I went to another client of ours from an educational institution (this time in Dallas), and they were similar to the client I spoke of in my last post. However, this site seemed to be a bit more proactive when it came to security, and he didn’t seem near as stressed as the other client.
But the security posture (or lack thereof) is not what I want to talk about today. What I want to write about is that both of the educational clients I have seen over the last few days have been putting in SIEM evaluations. Actually, they are really doing Proof of Concept (POC) installs, which is a little more on the level of serious consideration of the product. And this is not just limited to our educationoal clients. We (meaning the Accuvant Dallas and Houston areas) have already done several evaluation and POC installs for Network Intelligence, er…. RSA enVision over the last few months, and I believe at least two of those have resulted in a sale, so this is something people are serious about.
A major complaint about SIEM is price. Often that results from companies that have a big enterprise and are in need of a distributed SIEM environment where there are collectors at mutiple sites and a brain in the middle to handle the sorting, correlating, etc. Also, big environments often need large amounts of storage for their logs, and this can also result in extra cost of they don’t have a good SAN infrastructure in place or want to isolate those logs. This a very valid comoplaint, but it seems to be one that os not going too go away very soon. The demand for this solution is not dwindling in my experience, so capitalism is in play. Of course, if someone wants to walk in with a good product and start undercutting everyone to gain marketshare, then I would think this is a great time to do it.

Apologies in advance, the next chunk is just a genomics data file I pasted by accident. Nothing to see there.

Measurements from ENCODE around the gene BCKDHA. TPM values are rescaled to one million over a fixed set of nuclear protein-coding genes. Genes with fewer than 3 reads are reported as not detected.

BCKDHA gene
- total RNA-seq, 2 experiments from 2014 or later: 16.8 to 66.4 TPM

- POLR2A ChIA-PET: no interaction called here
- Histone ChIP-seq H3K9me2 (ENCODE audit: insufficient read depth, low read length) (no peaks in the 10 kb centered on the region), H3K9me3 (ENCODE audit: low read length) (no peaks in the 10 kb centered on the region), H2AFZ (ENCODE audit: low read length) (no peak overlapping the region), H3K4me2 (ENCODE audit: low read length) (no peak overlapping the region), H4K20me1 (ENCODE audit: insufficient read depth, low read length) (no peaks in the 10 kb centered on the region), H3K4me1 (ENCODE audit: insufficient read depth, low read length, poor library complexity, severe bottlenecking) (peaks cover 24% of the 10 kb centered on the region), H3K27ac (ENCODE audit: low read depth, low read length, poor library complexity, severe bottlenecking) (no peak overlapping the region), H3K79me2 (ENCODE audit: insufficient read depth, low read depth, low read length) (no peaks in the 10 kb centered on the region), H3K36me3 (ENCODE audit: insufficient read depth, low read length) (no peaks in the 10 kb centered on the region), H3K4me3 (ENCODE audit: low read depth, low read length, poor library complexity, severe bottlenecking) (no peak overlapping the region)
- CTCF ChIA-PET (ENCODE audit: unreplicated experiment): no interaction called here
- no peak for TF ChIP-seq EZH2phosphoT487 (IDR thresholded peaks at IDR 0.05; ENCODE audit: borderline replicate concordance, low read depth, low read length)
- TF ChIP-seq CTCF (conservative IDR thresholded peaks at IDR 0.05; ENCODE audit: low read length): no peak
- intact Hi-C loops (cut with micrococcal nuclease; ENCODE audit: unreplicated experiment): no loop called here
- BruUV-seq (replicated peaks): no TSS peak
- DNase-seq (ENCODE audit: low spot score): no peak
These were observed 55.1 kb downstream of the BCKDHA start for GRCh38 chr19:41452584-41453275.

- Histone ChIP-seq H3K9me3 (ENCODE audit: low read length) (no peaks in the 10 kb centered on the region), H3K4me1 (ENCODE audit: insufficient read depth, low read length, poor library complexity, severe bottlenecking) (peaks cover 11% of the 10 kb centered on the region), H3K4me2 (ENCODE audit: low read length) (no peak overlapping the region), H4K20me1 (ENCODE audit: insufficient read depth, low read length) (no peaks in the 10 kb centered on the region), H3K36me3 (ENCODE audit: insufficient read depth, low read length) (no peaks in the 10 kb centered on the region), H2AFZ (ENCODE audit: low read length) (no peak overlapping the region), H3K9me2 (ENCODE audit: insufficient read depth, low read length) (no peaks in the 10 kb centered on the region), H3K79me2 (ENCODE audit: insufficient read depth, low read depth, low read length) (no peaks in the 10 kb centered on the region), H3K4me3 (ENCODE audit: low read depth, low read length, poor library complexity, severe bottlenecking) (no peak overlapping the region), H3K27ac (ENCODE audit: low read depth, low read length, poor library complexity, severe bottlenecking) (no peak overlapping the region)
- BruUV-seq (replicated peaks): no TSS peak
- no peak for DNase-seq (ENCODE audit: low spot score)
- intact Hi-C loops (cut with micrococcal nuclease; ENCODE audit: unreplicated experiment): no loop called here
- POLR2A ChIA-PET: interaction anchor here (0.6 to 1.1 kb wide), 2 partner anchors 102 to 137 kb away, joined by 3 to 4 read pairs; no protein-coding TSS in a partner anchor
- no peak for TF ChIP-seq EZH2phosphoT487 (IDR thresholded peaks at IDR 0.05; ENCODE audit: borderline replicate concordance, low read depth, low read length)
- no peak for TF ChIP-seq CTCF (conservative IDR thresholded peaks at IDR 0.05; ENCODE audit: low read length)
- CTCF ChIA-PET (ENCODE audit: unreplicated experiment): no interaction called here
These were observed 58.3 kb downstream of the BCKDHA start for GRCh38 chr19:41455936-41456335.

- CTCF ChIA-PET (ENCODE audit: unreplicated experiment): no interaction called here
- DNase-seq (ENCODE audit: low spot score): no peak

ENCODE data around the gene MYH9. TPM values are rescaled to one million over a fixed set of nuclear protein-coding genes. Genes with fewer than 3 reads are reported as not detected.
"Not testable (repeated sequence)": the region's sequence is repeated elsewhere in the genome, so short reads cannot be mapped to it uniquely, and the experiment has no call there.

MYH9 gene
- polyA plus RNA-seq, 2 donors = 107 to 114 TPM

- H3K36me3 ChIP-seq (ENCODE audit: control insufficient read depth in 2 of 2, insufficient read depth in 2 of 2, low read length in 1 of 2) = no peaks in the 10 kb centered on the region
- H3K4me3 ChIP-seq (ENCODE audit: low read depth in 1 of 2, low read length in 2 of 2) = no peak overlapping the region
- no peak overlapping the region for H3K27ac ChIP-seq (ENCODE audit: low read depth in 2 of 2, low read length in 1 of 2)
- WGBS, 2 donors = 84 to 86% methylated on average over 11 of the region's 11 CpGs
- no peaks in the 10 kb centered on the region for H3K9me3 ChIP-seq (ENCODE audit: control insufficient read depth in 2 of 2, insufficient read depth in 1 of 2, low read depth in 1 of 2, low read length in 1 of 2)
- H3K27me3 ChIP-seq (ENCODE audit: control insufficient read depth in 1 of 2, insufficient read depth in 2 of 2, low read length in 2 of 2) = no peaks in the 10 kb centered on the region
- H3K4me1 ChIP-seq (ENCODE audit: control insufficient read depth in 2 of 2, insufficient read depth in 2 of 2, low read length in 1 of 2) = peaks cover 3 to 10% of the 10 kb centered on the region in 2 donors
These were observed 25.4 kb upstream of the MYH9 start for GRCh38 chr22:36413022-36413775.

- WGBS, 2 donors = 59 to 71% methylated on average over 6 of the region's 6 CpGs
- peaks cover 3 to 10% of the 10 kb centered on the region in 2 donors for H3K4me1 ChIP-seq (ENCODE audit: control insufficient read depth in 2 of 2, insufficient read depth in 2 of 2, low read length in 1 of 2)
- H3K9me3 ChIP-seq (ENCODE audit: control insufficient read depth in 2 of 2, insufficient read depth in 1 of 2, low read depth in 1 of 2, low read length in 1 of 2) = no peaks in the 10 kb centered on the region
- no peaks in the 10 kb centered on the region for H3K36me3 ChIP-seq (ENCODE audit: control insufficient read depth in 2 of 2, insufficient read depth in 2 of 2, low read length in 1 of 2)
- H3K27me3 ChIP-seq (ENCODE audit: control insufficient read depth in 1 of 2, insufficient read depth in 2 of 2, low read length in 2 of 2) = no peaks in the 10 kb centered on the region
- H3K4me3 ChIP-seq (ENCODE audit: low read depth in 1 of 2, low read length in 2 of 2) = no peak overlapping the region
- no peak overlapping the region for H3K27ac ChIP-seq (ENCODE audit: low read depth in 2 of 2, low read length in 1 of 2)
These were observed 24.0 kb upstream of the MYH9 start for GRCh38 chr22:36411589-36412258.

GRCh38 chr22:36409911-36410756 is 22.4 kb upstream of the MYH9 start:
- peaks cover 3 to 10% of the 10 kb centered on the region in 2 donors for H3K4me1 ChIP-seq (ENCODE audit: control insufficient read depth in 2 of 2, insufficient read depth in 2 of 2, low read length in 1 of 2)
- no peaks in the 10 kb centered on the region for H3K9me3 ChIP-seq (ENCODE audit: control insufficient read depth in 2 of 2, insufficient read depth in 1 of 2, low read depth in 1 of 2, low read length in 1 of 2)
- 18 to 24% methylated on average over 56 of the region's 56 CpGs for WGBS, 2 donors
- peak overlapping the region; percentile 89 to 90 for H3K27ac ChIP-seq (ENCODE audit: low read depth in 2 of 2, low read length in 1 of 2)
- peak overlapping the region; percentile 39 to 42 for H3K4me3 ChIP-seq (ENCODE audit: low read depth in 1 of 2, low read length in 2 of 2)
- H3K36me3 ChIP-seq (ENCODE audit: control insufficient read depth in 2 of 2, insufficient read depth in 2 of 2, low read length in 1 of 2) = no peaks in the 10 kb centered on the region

Another complaint is that the correlation just doesn’t work, that you can’t replace a human that knows the network with a computer that is limited to what rules you give it. From my point of view, this is getting better and better. I have seen some very nice examples of correlation (fairly simple examples, but the intelliegence is getting there), though there will always be that gap. Well, at least until we get to the level of C3PO or Data.
As a compliance widget, SIEM is often a good tool, if you can afford a tool that just gets auditors off your back. SOX requires companies to consolidate and review logs for controls over financial systems, so this can satisfy that checkbox if you just want a “good enough” scenario (which I recommend against strongly). Often the reports that come built in on these boxes give some good info, and they look for an auditor, but always remember that compliance does noot equal security. HOWEVER, if you are trying to get a SIEM solution in place to help your security posture and you need a reason that management might bite on, then compliance can often be what you are looking for.